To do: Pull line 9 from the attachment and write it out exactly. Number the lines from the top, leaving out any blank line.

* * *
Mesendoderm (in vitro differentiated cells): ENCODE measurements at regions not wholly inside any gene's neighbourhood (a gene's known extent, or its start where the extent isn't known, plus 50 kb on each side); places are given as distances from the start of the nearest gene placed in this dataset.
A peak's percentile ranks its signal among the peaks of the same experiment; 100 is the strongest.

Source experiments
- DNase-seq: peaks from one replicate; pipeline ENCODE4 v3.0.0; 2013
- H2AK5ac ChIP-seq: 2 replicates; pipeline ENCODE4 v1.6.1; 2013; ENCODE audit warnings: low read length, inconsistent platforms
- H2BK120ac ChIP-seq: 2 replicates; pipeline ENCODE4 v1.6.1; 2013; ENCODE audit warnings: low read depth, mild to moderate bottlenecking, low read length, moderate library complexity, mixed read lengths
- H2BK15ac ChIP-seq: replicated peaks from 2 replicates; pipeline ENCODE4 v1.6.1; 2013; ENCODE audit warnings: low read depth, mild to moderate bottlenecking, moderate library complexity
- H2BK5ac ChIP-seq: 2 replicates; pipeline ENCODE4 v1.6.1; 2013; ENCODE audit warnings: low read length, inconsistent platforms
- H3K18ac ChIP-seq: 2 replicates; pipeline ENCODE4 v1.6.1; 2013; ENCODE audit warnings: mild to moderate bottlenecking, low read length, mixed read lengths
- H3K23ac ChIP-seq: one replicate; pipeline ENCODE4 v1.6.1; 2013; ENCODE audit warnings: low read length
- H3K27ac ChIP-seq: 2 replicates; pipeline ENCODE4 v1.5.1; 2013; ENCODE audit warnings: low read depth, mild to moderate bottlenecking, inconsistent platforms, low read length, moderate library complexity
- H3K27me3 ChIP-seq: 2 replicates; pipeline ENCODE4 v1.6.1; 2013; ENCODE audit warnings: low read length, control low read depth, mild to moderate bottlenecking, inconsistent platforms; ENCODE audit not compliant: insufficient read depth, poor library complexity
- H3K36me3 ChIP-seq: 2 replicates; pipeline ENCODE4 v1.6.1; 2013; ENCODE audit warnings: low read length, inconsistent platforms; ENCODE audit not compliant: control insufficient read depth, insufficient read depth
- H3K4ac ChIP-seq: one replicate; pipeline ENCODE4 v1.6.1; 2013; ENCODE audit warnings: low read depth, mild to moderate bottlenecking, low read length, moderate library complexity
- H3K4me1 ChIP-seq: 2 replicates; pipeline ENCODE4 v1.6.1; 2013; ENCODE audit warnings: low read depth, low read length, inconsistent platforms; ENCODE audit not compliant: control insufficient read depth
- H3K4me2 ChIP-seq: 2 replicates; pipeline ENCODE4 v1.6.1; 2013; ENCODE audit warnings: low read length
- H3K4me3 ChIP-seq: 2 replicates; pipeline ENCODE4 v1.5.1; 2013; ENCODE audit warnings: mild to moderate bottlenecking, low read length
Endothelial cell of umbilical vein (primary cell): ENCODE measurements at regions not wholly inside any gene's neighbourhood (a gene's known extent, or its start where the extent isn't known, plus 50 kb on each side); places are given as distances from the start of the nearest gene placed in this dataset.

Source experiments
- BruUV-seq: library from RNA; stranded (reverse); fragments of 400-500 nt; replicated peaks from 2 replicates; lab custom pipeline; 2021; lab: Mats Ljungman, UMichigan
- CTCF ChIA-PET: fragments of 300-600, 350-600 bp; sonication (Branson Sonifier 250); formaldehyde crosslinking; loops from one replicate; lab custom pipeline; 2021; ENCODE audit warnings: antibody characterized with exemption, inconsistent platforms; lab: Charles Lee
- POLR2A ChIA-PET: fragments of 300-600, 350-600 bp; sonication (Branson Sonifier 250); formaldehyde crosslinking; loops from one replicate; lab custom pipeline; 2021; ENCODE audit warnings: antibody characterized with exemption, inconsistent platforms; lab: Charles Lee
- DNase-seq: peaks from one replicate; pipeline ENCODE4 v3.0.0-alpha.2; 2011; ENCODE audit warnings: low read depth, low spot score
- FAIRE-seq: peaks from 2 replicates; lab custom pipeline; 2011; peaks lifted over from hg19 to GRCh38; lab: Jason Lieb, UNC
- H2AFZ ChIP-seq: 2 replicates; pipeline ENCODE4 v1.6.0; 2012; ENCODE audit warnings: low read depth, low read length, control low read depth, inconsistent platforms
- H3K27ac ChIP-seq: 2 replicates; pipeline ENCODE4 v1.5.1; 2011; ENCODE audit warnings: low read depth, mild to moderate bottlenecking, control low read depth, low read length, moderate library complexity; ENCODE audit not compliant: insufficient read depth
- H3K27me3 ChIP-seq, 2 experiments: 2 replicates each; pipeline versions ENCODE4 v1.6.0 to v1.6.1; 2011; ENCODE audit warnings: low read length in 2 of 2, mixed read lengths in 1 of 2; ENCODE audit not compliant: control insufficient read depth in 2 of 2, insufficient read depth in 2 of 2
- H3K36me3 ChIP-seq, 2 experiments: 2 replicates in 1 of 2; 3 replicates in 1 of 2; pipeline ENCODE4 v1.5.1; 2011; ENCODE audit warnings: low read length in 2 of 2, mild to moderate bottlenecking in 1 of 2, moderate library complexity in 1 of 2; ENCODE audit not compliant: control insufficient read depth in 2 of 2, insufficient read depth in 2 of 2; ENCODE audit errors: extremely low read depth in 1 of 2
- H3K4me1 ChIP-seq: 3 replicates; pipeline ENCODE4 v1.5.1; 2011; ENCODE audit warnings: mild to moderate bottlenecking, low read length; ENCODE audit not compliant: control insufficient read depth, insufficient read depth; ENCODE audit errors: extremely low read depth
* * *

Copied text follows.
- H3K18ac ChIP-seq: 2 replicates; pipeline ENCODE4 v1.6.1; 2013; ENCODE audit warnings: mild to moderate bottlenecking, low read length, mixed read lengths